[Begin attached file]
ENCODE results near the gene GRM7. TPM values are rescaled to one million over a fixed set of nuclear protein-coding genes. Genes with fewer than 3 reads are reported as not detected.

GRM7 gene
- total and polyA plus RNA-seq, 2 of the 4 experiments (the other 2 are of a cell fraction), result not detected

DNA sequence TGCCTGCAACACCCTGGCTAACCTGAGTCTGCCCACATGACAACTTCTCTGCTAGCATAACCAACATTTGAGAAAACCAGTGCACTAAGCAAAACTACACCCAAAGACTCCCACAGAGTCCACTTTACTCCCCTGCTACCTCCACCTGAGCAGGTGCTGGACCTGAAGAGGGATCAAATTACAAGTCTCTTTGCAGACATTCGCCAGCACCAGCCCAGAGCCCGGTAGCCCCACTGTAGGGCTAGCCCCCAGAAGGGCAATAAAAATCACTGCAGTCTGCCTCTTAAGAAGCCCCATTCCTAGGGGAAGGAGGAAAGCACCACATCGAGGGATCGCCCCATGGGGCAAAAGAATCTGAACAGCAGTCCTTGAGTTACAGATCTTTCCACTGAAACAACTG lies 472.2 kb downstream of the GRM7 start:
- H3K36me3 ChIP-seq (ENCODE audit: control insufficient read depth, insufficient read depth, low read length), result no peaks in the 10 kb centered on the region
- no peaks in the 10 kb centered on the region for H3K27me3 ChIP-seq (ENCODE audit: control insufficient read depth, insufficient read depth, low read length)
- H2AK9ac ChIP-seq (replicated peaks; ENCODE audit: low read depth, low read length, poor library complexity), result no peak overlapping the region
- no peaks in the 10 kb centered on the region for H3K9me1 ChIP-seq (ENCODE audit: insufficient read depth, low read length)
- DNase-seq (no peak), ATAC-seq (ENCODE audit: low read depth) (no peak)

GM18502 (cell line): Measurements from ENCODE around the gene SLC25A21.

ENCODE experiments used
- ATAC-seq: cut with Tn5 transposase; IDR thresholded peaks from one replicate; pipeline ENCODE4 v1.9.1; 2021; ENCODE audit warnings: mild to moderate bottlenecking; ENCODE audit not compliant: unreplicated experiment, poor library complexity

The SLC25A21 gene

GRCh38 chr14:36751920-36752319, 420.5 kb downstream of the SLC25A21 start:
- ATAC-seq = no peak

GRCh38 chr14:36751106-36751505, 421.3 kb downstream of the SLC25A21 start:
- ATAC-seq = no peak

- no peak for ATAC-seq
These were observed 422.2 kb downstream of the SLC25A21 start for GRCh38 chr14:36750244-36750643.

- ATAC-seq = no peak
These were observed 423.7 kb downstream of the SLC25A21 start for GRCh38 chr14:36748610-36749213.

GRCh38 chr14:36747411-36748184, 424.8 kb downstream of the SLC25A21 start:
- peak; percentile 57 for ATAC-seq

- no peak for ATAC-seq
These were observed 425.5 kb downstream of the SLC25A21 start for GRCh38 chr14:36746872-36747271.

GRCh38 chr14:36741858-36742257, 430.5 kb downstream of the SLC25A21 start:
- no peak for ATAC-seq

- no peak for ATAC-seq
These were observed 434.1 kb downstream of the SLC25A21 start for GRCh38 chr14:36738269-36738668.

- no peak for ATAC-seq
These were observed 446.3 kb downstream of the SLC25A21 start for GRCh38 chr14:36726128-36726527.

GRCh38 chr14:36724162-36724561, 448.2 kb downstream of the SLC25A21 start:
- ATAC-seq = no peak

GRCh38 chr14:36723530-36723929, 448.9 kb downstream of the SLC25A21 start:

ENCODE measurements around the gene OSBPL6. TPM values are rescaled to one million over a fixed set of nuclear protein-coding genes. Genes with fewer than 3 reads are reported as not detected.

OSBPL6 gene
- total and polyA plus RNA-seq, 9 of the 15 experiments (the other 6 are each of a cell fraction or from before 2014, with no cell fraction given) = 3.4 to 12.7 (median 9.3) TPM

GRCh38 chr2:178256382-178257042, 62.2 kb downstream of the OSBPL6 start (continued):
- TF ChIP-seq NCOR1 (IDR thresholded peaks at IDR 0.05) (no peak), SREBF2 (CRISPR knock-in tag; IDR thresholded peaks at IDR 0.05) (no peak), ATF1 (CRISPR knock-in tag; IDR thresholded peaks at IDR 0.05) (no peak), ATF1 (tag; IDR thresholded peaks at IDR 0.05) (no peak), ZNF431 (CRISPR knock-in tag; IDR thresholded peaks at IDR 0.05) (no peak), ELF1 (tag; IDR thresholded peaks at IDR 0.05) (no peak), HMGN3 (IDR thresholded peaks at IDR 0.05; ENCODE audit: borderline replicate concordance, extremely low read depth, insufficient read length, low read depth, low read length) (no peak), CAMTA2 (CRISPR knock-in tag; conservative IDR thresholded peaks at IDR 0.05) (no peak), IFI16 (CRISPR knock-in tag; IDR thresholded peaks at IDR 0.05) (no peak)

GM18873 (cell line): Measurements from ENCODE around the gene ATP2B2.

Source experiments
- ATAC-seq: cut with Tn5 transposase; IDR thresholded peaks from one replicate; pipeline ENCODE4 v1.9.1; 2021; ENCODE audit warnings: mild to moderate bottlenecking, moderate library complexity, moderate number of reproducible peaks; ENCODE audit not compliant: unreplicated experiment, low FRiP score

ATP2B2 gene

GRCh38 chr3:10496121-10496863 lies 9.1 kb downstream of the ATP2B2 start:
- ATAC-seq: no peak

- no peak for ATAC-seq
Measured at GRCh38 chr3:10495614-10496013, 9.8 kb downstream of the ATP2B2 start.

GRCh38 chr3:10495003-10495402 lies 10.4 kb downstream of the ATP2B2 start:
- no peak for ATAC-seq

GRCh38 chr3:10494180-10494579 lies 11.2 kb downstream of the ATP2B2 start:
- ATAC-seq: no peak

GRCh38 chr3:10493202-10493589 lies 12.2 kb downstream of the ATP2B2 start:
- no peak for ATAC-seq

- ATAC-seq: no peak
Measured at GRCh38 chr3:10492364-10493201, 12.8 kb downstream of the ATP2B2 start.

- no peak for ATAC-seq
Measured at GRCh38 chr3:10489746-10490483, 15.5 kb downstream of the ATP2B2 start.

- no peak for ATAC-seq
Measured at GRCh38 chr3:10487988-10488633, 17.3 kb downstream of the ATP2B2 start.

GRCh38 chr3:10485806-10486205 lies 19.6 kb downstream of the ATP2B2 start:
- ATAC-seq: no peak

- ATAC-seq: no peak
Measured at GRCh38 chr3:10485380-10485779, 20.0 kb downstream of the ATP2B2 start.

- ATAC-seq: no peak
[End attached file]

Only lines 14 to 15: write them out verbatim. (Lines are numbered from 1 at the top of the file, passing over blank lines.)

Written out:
GRCh38 chr14:36751920-36752319, 420.5 kb downstream of the SLC25A21 start:
- ATAC-seq = no peak